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News and views on Israel, Zionism and the war on terrorism.

May 24, 2003

The Roadmap is a reward for terrorism

Reject it.

In a statement, Sharon said, "in view of the U.S. promise" to address Israel's concerns, "we are prepared to accept the steps set out in the road map."

All else is spin. Since this historic “agreement “ between Bush and Sharon, there has been a blizzard of propaganda, spin, and expressions of confidence that Israel would accept, all making it more difficult for Israel to refuse.

Nevertheless, Israel should not accept the Roadmap. Even accepting “the steps set out in the road map” is bad enough. What’s the difference?

The road map essentially is a document that is unfair to Israel and is being imposed on it to strengthen the Palestinian side of the negotiations. The Palestinians were at a great disadvantage in Oslo because they had no bargaining strength and couldn’t get what they wanted. As in labour strife, there always is an option for a strike or arbitration. Having given up the right to strike (violence) and not having the right to ask for arbitration, they opted to break the agreement after they got what they could, and resort to violence.

The road map makes the Quartet the arbitrator and guarantees the Palestinians, not only a state, which Oslo didn’t do, but one that is” viable and sovereign” . I am sure we will hear more about the significance of these words when Israel wants the state to be demilitarized or when the Palestinians want to be guaranteed the right to work in Israel or to there fair share of water. As their population increases faster than Israel’s, they will demand more and more water. This is what they get for giving up violence as a tool or at least saying they give it up. In Oslo, Israel was not committed to offering them a state.

So that is their first reward for terrorism.

The road map gives them two more things without the need to negotiate for them. One, Israel must immediately abandon illegal outposts and stop settlement activity. This is a huge imposition on Israel who wasn’t allowed to negotiate whether they would do it or on what terms. Keep in mind that the growth of settlements and the creation of facts on the ground was the only thing putting real pressure on the Palestinians to make a deal sooner rather than later. Two, the settlement of final borders has to take into account the Saudi Initiative which required ’67 borders, albeit with freely negotiated exchanges of equal value. Once more this is a huge concession being forced on Israel.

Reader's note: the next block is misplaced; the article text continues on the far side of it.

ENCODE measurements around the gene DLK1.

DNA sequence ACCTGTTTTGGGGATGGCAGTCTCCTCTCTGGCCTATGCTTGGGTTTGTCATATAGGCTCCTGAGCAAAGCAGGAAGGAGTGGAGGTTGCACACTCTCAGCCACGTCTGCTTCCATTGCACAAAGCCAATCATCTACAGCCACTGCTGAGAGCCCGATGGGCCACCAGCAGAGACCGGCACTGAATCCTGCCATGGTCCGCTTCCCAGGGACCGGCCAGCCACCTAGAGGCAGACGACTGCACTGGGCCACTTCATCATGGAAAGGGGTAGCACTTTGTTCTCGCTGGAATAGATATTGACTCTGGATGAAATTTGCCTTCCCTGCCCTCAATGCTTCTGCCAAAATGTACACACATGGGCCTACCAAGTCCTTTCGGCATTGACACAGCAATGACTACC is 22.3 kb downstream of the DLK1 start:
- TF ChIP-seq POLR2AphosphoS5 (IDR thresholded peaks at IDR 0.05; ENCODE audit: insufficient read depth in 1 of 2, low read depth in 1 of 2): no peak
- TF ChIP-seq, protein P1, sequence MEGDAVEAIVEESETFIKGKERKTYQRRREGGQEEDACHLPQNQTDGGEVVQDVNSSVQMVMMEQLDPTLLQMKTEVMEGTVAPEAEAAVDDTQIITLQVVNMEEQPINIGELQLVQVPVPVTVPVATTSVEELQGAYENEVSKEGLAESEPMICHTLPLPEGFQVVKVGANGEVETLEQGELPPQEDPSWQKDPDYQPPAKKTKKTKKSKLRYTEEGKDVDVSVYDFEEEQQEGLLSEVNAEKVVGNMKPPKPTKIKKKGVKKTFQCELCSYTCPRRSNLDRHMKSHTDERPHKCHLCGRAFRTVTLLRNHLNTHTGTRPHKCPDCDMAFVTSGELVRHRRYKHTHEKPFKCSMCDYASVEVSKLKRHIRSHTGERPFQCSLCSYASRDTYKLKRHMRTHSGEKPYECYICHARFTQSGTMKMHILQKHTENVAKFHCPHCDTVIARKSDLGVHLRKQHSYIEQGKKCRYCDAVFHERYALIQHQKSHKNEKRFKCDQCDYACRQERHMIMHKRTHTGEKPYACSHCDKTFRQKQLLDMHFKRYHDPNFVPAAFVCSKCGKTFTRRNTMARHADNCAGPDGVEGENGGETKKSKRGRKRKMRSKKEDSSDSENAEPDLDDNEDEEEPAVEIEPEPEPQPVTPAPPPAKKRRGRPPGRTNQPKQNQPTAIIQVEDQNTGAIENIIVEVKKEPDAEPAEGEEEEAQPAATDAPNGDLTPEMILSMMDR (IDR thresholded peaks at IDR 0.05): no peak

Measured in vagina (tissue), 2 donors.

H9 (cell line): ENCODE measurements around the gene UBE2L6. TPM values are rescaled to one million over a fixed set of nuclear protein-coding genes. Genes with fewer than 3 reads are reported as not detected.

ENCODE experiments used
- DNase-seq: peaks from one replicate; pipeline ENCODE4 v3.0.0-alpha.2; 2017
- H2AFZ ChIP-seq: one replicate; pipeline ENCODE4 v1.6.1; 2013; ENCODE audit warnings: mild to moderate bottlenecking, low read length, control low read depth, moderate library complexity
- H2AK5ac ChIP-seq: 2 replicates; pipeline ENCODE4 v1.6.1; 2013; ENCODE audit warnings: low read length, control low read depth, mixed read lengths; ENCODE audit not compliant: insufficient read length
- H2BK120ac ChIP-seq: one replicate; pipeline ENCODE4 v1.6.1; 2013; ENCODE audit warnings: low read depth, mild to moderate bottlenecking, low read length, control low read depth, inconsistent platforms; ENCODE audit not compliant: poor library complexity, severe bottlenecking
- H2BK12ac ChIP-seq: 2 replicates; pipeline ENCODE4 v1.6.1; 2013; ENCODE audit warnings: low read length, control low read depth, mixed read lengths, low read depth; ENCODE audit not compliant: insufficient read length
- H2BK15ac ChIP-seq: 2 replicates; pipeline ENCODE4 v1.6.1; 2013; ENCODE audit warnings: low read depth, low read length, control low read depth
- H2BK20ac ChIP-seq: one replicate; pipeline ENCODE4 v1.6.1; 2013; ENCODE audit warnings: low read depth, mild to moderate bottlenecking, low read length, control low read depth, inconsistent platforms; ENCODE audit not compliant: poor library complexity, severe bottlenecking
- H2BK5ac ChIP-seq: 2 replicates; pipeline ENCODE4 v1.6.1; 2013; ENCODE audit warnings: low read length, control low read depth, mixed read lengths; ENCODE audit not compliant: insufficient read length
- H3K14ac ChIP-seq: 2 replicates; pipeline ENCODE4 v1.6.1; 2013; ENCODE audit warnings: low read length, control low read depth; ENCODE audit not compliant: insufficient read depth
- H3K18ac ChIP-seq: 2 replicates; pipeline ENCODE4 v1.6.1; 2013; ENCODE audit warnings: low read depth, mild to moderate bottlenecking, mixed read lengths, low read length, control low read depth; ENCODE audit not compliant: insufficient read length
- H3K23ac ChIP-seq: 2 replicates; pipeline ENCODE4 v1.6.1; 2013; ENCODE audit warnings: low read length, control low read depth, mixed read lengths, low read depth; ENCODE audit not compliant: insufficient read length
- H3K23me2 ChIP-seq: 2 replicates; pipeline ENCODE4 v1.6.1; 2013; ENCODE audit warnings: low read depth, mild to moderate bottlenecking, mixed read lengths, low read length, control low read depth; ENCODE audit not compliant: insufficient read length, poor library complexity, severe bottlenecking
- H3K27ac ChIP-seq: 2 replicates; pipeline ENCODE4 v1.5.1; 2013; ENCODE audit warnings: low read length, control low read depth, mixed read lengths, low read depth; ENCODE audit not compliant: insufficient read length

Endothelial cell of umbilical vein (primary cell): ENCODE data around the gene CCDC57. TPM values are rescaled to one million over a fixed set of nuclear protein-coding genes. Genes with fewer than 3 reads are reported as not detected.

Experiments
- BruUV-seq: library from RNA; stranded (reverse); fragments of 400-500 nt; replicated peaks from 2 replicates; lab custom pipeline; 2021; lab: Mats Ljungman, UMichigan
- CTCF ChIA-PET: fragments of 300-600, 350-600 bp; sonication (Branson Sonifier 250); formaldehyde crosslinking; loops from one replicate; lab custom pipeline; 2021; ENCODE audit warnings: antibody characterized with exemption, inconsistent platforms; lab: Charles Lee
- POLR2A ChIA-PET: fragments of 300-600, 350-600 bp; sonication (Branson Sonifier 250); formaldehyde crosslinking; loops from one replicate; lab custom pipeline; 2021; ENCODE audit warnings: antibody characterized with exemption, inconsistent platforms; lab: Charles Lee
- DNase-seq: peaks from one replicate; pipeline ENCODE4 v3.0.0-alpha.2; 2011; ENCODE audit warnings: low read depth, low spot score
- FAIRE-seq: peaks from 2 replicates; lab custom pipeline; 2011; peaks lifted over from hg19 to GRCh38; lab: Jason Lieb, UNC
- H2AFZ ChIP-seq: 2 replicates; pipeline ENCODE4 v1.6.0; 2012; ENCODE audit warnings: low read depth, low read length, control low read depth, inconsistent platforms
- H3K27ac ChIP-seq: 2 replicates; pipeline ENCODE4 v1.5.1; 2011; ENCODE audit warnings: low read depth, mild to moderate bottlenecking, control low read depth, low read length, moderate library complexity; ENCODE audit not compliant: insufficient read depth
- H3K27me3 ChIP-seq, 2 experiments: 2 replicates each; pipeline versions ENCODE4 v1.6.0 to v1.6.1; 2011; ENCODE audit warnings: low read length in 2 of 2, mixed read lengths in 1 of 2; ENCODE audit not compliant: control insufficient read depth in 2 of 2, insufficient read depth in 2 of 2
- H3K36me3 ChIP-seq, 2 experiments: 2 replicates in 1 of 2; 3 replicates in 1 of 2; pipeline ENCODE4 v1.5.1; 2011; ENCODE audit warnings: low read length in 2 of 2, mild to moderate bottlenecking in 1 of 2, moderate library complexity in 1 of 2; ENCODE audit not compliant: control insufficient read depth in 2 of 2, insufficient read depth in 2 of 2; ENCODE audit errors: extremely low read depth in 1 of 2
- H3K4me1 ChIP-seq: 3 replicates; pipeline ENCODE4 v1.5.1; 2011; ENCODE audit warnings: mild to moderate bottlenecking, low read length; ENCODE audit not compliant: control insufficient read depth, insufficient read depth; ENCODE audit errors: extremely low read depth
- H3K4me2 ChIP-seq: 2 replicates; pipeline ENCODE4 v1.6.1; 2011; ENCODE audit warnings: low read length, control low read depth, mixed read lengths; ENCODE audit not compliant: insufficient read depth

In other words two more rewards for terrorism.

Now there may be salvation in accepting the “steps set out” rather than the road map itself. It depends on your definition of steps. If that means “stages”, Israel can live with that even though the last stage is a Palestinian state. Such a limited acceptance keeps Israel free of the implications of the Saudi initiative and other parameters of the map and also of the power of the Quartet. But as I said it all depends if there is such a distinction and it accepts on the steps.

Israel has every right to reject this road map even with the assurances they received. It has every right to demand that the terms of the roadmap be negotiated. They shouldn’t be cowed by the “blizzard” above referred to. The worse that can happen is that Bush will be unhappy and the deal will have to be bettered for Israel.

The New York Times today in an article by Bennett entitled
Sharon Gives Plan for Mideast Peace Qualified Support picks up on the distinction.
The language in Mr. Sharon's announcement — explicitly accepting the "steps" of the plan, not the plan itself or its goals — was no accident, his allies said. Rather than the swift resolution of all disputes sought by the plan, Mr. Sharon wants a long-term "interim solution" before full Palestinian statehood, arguing that it will take many years for the two peoples to learn to live together peacefully.